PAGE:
With his first feature, Je Tue Ma Mere, Xavier Dolan chose for himself a very personal topic. On his second outing he explores the superficiality of youth, the romantic ideal, and what happens when an ideal proves impossible. Marie and Francis dress to impress. They are, perhaps, just as attracted to themselves as to the object of affection, the “self-satisfied Adonis” Nicolas. I would never say that this is a film which has anything to do with love. There is not a scrap of love in this film. Characters mistake infatuation and idealism for love, never realizing that it is this falseness which ultimately destroys their connections with others. Throughout the film, we see clips of individuals recounting their failed romance. It feels as though the people about whom they are speaking of are interchangeable and could be any character in the film. That is because it is less the person that matters than what they imagine the person to be.
Both Marie and Francis pursue Nicolas with abandon, in turn Nicolas shows affection to one then the other, never failing in his inconsistency. They compete with each other, insult each other, buy Nicolas very expensive gifts, all for the sake of bringing Nicolas closer without realizing that they are hurting their friendship. It is clear to us throughout that Nicolas does not want anything serious with either of them, that he finds their eagerness and expectations odd and a turn off. Marie and Francis cannot see this because they are so wrapped up in what they want, what they want Nicolas to be to them. Stylistically, Dolan drives this point home with the use of slow-motion intervals and a repetitive soundtrack (a la Wong Kar-Wai’s In the Mood For Love) usually appearing when the duo arrive somewhere new. This device emphasizes attraction and movement, the ways in which one will gaze upon a love interest, admiring every turn of the body or nervous smile.
I feel that this film is grounded within film itself. Love in films is often portrayed as the romantic ideal, and these films often end right at the beginning of a relationship. We never see real love in these films because real love is often dirty and hard and we would much rather believe that everything is roses. In Les Amour Imaginaire, we are seeing what truly happens to romantic love if it does not grow. It becomes an insidious obsession. In Woody Allen’s Vicky Cristina Barcelona , Juan Antonio says that the only true romantic love is love that is unrequited. If only because romance cannot exist as a practical thing for more than a short time. It is irrational, violent, and painful.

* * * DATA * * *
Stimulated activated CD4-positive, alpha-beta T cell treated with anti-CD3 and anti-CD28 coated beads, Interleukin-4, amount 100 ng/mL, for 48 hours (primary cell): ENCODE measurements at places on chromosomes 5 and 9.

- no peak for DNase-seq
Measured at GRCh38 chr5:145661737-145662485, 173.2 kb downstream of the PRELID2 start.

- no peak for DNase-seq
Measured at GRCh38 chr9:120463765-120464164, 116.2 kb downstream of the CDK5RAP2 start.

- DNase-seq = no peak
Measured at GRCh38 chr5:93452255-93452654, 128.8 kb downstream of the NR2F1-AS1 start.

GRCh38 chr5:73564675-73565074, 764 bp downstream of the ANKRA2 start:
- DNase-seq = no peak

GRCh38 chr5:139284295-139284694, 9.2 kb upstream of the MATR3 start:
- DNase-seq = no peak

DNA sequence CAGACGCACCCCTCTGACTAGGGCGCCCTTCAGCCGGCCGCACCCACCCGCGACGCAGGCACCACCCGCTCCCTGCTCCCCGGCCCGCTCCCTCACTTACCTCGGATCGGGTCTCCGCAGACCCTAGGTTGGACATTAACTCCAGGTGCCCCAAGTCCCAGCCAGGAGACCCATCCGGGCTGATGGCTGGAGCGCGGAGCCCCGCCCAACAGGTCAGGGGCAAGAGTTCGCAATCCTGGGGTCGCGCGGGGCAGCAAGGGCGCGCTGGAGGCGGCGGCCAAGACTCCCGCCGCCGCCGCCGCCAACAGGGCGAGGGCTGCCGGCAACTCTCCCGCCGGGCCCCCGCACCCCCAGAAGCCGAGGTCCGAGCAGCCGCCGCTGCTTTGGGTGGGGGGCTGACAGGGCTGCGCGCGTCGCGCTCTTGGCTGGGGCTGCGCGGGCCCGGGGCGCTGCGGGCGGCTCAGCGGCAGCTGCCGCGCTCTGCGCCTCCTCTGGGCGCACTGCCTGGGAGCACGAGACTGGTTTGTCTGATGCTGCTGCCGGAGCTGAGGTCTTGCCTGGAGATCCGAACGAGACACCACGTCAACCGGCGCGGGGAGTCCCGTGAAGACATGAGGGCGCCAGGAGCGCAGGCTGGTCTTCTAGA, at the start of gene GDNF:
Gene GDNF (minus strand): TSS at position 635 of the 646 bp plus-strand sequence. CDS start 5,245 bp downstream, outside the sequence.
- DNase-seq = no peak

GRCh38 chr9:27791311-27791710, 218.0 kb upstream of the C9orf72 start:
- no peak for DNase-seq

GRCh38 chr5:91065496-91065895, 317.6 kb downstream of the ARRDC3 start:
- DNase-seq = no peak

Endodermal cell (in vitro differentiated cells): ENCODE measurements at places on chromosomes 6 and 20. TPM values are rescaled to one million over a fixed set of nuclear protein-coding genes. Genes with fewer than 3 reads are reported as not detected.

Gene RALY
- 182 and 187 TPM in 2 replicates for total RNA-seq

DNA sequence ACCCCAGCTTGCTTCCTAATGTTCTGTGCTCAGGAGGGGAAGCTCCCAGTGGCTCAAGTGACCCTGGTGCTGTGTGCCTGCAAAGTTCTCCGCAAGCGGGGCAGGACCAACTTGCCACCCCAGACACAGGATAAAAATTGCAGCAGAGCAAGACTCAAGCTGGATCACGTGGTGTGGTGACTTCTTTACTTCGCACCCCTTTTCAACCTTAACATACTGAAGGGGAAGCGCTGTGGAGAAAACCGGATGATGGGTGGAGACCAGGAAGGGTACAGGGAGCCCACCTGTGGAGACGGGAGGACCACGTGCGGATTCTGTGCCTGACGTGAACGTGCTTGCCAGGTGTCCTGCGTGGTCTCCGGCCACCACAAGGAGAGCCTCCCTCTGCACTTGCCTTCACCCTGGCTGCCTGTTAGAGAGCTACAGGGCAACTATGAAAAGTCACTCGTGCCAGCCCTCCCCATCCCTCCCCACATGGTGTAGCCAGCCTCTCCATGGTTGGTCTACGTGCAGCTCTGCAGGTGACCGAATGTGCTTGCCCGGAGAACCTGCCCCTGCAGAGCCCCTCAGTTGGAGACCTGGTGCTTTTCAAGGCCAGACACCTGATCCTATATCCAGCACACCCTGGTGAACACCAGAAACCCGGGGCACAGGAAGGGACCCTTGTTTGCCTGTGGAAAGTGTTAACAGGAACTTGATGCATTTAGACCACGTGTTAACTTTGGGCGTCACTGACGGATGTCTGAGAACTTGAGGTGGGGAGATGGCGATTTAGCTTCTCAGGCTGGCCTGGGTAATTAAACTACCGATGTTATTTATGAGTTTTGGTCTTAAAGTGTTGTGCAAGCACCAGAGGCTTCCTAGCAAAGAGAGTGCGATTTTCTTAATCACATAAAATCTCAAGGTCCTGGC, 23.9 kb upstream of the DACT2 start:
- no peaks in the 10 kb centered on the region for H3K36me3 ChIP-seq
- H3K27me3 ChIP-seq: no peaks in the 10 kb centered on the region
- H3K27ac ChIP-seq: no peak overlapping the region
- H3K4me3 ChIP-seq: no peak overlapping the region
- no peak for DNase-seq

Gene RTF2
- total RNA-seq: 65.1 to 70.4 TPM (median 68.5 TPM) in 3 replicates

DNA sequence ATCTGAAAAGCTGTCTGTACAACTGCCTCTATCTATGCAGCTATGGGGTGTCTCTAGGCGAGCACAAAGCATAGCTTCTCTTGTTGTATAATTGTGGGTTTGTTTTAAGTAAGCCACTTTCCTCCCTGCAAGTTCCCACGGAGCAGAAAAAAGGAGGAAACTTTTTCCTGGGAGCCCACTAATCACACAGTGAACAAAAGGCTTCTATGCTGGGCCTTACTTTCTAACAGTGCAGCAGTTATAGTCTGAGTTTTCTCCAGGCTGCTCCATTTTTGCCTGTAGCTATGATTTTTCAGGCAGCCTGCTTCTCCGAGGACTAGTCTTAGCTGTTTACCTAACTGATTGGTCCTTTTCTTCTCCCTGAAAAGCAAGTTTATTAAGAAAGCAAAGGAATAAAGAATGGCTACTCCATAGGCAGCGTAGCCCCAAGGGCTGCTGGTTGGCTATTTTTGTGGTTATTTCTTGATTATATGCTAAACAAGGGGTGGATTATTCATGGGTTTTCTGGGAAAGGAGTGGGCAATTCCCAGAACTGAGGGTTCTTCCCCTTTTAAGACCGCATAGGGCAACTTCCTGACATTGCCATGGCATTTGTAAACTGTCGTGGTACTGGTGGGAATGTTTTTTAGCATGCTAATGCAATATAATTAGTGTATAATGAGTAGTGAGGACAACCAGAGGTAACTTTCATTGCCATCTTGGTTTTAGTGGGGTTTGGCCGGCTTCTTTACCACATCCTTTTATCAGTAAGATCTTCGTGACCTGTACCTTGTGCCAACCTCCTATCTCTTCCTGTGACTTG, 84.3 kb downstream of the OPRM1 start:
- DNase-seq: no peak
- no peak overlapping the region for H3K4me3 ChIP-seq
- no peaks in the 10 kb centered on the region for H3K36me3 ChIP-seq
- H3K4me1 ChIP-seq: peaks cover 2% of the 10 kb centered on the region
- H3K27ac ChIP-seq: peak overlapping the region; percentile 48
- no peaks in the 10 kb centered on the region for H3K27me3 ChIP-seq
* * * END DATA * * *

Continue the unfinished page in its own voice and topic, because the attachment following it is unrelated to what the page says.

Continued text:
When Marie and Francis attend Nicolas’ birthday party, they are shocked out of their own self-obsession. The party scene is preceded by the slow-motion technique as they get ready. Both are dressed to the nines in vintage evening wear, carrying their gifts. They seem enmeshed in some ideal of propriety and are out of touch with others their own age. The slow-motion continues as they walk to the party, their theme played over the scene. When they reach the party, the music changes to ‘Jump Around’ and we realise we have come upon a young person’s birthday party, replete with booze, dim lighting, sour faced teenaged girls. Marie and Francis have been knocked clean out of their own heads. The girls stare at Marie as if she was an alien, Nicolas is trashed and their gifts are derided as ‘cute’. This scene is a nice indication of how little interest Marie and Francis have in actually knowing Nicolas as a person. All they care about is what they want and how they look, setting the stage for the later heartbreak.
Neither of them learn their lesson. Near the end, the film jumps forward a year to a scene of Marie and Francis at another party. It ends with them locking eyes with yet another ‘Adonis’ This is, of course, completely understandable considering that the actor is Louis Garrel.
As the film fades to black, the dance begins again.